• Propose ideas and share your suggestions (even if not asked)
  • Proactively share updates on your projects (before the boss asks)
  • Observe deadlines and beat them if you can (that’s a WOW that will get you noticed)

Emulate your boss.

There is a technique in body language called, “mirroring and matching”. It’s really about reflecting people’s speech patterns and body movements to be more in tune with them. Please note, this doesn’t mean mimic the person or make it so obvious it’s ridiculous and not authentic. What it does mean is noting the pace of someone’s speech and more closely matching it. If your boss is a fast talker, then you speed up your talk a bit. If she’s super animated, then you introduce a few more gestures into your body language. People connect more closely with others in whom they see a little bit of themselves. Adjusting your communication style to mitigate the gap between yours and theirs is a way to build a bridge so you can more readily meet in the middle.

Find a mentor.

Many studies support the benefits of getting a mentor. In fact, those same studies often proclaim benefit to the mentee as well. It’s a win-win. And here’s the kicker–your mentor could even be the current favorite of the boss! Depending on your relationship with him or her, you may be able to sit down and openly discuss strategies that work best for the best. This is especially effective if you acknowledge and commend the relationship the fave has managed to forge with the boss. Ask for advice. There are few compliments as great and if the fave is a big person, he will gladly give you a few pointers. Come from a place of service, after all, you only want to help the boss, right?

I’d love to hear your comments below. Tell me which tip would you use. Which one or ones really resonated with you or if you’ve already used, to what effect? Best wishes with your boss and remember, some people are just impossible to connect with. Try everything you can, take responsibility for what you control, and ultimately, you can always vote with your feet and leave.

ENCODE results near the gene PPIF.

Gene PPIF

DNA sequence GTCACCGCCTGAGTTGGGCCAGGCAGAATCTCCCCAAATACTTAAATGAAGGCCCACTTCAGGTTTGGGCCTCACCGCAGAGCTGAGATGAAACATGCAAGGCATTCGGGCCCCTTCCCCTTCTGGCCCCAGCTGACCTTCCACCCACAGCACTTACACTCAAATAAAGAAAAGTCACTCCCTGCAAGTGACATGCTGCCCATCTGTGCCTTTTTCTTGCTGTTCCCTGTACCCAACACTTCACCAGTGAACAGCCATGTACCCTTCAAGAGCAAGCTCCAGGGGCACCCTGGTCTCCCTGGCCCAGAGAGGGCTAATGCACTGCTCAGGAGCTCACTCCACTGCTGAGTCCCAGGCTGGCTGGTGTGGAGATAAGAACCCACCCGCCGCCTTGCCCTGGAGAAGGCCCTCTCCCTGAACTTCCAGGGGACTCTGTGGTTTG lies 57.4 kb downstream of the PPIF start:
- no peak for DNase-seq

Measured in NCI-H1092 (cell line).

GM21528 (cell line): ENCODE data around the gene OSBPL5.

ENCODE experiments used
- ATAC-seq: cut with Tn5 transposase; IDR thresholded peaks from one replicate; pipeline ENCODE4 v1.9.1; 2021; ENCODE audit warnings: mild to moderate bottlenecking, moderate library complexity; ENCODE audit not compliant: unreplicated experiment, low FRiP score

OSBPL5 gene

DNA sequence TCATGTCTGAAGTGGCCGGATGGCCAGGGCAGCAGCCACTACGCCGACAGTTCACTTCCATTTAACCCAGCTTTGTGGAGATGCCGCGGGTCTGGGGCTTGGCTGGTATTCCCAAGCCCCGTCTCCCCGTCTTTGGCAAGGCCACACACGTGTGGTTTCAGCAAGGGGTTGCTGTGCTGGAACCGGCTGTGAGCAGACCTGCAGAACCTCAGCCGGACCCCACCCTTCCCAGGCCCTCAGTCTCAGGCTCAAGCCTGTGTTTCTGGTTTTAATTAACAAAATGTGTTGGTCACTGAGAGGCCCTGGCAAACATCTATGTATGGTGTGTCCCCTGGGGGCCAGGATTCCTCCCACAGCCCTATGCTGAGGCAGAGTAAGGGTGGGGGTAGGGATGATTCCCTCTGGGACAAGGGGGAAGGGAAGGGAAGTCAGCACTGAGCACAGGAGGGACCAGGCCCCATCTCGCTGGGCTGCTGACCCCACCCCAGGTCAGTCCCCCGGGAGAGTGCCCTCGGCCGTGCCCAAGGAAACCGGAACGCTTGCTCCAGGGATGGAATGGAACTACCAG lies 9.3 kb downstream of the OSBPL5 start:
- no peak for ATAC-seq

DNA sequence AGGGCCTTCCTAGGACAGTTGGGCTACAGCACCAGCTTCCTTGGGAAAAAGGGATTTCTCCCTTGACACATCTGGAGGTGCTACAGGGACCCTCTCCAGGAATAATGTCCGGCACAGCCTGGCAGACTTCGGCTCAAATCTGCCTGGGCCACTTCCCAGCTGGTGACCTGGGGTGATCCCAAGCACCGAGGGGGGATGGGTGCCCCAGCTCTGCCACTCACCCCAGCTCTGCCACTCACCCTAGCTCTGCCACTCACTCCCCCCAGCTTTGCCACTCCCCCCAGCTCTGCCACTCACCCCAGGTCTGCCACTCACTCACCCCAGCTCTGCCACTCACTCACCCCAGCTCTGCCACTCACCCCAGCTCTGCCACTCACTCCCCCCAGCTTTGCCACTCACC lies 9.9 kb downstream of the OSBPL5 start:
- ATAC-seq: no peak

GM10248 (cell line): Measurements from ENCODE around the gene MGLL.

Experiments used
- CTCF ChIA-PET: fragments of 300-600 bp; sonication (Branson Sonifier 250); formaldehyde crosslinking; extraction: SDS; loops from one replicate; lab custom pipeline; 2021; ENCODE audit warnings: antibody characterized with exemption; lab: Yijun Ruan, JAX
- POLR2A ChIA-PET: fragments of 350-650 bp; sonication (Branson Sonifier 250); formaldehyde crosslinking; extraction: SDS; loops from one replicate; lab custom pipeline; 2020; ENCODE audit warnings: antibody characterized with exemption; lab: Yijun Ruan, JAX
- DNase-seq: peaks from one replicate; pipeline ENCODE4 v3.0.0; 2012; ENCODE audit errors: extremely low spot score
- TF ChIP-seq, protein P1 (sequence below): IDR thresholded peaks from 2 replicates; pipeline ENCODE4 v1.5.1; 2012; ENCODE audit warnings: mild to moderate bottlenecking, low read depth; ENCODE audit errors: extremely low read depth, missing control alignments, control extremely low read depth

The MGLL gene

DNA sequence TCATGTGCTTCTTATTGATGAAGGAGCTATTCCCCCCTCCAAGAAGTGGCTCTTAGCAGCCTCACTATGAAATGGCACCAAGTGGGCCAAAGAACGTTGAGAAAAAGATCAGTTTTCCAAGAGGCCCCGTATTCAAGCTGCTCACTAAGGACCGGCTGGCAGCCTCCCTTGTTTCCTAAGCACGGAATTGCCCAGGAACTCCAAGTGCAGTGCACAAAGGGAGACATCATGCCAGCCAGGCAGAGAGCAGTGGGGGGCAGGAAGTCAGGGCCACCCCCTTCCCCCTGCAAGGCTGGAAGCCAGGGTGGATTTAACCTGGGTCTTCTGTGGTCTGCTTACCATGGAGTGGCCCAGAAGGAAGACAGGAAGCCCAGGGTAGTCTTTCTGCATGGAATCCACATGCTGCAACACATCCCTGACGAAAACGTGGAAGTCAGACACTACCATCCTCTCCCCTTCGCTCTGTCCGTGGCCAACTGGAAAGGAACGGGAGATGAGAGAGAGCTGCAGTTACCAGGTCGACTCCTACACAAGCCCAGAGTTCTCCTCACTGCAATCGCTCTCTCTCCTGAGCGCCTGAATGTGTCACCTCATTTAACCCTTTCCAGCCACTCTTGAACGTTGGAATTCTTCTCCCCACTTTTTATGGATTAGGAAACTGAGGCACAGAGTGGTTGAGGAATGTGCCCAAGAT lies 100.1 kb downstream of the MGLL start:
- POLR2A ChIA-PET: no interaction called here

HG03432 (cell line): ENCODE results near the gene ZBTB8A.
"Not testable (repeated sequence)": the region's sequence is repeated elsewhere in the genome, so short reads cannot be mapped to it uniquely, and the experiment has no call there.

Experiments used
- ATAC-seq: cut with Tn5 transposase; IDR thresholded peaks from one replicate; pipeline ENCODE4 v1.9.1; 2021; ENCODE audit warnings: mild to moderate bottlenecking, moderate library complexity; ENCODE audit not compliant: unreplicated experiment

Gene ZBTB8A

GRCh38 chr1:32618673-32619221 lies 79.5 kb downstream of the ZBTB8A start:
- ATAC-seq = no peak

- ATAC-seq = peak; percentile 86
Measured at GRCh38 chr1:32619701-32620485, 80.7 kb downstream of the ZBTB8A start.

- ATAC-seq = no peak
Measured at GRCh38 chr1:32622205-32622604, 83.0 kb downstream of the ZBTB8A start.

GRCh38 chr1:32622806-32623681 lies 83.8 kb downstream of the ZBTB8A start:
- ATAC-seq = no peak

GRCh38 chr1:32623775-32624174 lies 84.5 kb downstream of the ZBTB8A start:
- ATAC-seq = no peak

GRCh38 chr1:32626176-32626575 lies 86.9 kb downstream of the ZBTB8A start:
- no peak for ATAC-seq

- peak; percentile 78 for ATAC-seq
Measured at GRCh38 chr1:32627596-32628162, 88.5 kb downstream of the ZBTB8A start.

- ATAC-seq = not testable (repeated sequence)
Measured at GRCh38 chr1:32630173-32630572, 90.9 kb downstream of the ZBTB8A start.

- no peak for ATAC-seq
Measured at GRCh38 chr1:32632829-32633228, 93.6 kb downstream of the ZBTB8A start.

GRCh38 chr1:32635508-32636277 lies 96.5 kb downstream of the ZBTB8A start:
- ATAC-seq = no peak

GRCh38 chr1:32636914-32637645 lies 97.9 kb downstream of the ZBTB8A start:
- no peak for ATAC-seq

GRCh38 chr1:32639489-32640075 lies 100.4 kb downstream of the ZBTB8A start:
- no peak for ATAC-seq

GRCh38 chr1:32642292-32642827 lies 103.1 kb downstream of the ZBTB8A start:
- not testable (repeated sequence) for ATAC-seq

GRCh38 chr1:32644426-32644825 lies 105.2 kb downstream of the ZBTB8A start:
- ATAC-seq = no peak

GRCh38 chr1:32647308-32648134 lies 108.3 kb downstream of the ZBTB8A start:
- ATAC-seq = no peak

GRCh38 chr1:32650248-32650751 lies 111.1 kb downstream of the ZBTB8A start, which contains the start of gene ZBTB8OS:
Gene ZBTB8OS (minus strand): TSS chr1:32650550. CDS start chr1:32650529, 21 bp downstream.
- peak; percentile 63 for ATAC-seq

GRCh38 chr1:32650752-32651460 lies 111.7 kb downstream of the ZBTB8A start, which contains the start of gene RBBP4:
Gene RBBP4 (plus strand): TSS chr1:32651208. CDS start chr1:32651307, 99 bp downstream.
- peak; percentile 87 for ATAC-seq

Ask for what you need

Some time ago, I was coaching a team and sharing results from a questionnaire I’d developed and they’d fill in. When rating their areas where they wanted to improve, the number one thing that popped up was, “learning how to ask for help”. Wow. That was an eye-opener for many around the table.

Asking for help is tough, isn’t it? You fear appearing incompetent and you don’t want people to realize you feel like a big fake because you don’t know something they figure you should. You keep on telling yourself that someone could cope, why can’t I? Well, here’s a lightbulb moment — people who ask for help often get it. Those who don’t suffer silently (or heaven forbid, not so silently).

Here are some tips below on how to ask for help effectively.

Don’t whine.

No one wants to hear the “oh poor me” story. Present the details factually and drop the sob story.

Make sure you’re “WIIFM”:

If you’re not “WIIFM”, you’re ag’in ’em! WIFFM stands for “what’s in it for me”. When you’re asking someone for something tell them what’s in it for THEM if they help you. Give them a reason, an incentive, an excuse to buy into your visions and request. They don’t care about what’s in it for you because they’re not you.

Make it a trial.

When you’re asking for a commitment, make it bite-size. It’s easier for someone to commit to a short-term, love-investment idea. It lowers their risk factor and feels more comfortable for them. This really works. As a Director Communications, I had a boss who refused to approve me hiring an administrative assistant.

My team and I were being pulled away from core duties and drowning in all the administrative burden. My several requests to hire an admin professional fell upon deaf ears.

Finally, a colleague suggested to me to hire a “term”. The idea of a 6-month commitment was way easier to sell and the very first time I pitched this idea, my boss approved. After the six months, it became obvious that the admin help was priceless (as every great admin person — and savvy boss — already know). What began as a temporary fix became a permanent solution. Asking for a smaller commitment is instrumental in getting the larger one.

Be blatant.